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Maruti Suzuki XL6 first drive review

Bob Rupani

In the present depressed market situation, the few things that evoke interest and can possibly drive sales, are new models and SUVs or crossovers, and Maruti's latest - the XL6 is both. Based on the popular and successful Maruti Ertiga, the XL6 has several SUV styling elements to distinguish it from its MPV sibling.

The overall profile is the same, but the XL6 is dimensionally slighter larger with its length being 4445mm (50mm more than the Ertiga), width 1775 mm (40 mm more) and height 1700 mm (10 mm more). The wheelbase of both though is the same at 2470 mm.

The XL6's biggest draw or unique selling proposition has to be that it is a six-seater with ‘captain seats' or ‘captain chairs', in the second row. And as cars with captain chairs are usually considered to be luxurious and premium, the XL6 will be sold by Maruti Suzuki exclusively through its more upmarket NEXA showroom network.

In many countries, SUVs or crossovers with captain chairs are the current rage and are getting increasingly fashionable. So far we in India have largely looked at most vehicles as either five-seaters or in case of more seating capacity, as seven-seaters. Over a decade back, Toyota was one of the first and few manufacturers in our country, to reduce the seating capacity and offer a version of their Innova with captain seats. Now Maruti has also done this with the XL6, and more people could realize the benefits of sacrificing one seat, in favour of the extra comfort and convenience of individual captain seats.

The captain chairs in the XL6 are almost exactly the same as the bucket seats in the front, with the only visible difference being the armrests and somewhat narrower head restraints. But these are only centre armrests, and the sides of the seats don't have them. Nevertheless, having two individual bucket seats in the second row, instead of a bench that can seat three, does have several advantages. Interestingly, when fitted in the front they are known as bucket seats, but when offered in the second row, they become ‘captain seats'. Being individual seats, the captain (or bucket) seats generally provide better support and space.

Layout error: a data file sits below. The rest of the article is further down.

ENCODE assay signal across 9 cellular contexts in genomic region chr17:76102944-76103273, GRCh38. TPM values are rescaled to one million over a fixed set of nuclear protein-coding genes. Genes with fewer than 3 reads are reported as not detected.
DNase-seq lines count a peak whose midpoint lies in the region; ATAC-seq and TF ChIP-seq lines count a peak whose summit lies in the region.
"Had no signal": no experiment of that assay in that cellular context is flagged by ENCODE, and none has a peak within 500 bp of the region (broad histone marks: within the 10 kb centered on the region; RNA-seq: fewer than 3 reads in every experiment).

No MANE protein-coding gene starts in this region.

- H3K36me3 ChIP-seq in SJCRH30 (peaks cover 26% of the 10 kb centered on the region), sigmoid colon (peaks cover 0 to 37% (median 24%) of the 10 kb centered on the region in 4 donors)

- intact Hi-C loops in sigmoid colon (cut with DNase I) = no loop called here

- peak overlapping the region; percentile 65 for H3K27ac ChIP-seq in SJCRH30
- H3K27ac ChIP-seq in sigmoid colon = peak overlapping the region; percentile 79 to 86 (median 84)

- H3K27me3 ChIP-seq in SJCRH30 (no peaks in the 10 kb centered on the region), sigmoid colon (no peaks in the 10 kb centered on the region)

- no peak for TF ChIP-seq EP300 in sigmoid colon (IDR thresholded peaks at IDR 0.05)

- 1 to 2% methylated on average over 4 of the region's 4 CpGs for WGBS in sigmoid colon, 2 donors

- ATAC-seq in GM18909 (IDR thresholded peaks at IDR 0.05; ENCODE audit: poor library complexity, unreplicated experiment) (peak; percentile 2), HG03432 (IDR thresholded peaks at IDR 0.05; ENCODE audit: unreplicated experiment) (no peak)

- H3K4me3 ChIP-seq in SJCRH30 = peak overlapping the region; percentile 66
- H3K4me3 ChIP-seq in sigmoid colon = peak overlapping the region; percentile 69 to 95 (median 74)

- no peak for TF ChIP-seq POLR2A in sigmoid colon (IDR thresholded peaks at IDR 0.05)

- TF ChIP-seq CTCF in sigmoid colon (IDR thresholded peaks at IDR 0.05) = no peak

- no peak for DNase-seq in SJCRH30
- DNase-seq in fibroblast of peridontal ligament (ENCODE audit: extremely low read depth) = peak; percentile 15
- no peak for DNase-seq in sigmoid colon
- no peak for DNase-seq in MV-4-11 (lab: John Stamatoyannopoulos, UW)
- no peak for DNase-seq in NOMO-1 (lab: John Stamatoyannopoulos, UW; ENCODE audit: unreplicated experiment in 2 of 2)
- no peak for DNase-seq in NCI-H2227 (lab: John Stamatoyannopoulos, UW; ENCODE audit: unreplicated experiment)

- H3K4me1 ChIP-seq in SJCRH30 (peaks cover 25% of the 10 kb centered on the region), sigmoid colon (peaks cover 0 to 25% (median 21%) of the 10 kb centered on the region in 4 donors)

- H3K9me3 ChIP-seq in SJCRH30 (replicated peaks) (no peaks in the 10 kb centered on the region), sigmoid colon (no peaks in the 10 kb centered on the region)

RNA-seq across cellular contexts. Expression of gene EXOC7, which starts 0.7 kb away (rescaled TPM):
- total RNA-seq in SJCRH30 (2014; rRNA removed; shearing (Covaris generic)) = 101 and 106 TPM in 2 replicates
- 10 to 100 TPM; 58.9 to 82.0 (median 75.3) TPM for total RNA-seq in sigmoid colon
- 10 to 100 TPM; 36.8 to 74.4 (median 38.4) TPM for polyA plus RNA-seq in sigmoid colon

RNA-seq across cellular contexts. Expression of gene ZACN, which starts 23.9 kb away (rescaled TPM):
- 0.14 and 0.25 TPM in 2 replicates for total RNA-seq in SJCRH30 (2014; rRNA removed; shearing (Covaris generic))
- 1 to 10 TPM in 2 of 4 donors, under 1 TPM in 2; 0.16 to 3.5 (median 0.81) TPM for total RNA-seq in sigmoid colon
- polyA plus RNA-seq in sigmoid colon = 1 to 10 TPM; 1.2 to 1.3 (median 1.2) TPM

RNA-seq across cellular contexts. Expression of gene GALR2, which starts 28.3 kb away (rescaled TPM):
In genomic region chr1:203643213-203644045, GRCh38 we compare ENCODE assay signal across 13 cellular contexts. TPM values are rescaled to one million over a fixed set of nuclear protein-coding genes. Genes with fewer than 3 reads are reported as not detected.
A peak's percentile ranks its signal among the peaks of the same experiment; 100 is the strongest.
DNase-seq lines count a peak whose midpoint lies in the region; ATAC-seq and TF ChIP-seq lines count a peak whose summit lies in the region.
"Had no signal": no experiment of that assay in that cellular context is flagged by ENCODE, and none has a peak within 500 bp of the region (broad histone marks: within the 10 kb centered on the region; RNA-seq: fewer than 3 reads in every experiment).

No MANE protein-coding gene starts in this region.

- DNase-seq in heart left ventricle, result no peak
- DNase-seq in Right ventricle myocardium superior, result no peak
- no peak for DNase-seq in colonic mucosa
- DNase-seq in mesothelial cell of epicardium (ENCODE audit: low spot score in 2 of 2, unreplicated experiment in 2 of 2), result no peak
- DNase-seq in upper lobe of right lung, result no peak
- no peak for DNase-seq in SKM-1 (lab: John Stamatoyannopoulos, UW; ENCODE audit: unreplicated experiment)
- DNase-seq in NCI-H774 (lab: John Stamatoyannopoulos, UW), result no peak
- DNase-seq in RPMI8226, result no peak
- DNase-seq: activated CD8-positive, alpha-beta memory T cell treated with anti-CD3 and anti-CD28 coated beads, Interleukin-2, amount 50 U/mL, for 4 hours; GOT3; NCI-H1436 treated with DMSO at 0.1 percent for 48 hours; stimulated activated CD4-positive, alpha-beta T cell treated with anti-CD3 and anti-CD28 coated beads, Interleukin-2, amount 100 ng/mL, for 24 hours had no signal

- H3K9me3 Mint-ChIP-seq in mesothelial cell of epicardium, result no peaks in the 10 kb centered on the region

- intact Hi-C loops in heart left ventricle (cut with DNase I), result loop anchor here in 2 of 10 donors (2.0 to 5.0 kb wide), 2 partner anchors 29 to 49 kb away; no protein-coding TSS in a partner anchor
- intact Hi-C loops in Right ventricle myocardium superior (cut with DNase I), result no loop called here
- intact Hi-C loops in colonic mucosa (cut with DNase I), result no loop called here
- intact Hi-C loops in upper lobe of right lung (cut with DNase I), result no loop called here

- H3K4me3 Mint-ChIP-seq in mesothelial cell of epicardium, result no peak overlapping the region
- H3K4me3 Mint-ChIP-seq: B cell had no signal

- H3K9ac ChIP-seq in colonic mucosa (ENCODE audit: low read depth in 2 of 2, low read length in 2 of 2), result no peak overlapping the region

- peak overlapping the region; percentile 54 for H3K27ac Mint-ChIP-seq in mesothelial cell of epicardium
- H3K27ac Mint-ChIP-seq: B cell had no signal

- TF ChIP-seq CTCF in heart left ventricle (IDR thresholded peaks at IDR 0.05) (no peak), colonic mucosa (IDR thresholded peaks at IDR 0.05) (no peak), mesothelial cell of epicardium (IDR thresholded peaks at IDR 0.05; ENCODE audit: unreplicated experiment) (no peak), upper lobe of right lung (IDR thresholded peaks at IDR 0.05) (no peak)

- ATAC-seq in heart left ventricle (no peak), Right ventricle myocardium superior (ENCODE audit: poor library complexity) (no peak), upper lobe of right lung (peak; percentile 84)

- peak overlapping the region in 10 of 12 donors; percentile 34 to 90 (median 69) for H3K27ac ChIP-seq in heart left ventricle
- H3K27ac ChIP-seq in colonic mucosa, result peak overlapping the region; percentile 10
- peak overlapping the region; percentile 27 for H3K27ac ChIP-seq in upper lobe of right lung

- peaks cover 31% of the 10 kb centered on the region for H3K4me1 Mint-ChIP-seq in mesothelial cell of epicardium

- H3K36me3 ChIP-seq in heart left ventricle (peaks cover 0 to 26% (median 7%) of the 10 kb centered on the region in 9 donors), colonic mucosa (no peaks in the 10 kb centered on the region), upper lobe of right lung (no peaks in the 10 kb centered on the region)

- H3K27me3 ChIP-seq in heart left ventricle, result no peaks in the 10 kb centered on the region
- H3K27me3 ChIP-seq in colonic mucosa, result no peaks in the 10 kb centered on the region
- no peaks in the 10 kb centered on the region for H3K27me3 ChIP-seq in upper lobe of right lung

Their overall design and bolstering, contours and shape are such, that they are more comfortable. The fact that they can be individually adjusted makes it easier to find a suitable seating position too. The comfort offered by well-designed buckets seats or captain chairs is superior to that of bench seats and they are more relaxing and less tiring, especially if you spend a substantial amount of time in them. There is also the fact that sitting in such individual armchair like seats while being chauffeured around, makes most people feel important and affluent.

Another reward of captain seats is that they make access to the third row more convenient because they have additional room in the centre, which in most cases is enough for kids to just slip through to the rear. Also being individual seats, you can fold or move just one of them (and not the entire bench), to reach the third row of seats at the rear. And while there is more space on the sides and in the centre for the occupants of the captain chairs to move around, those seated in the last row, also get some additional legroom.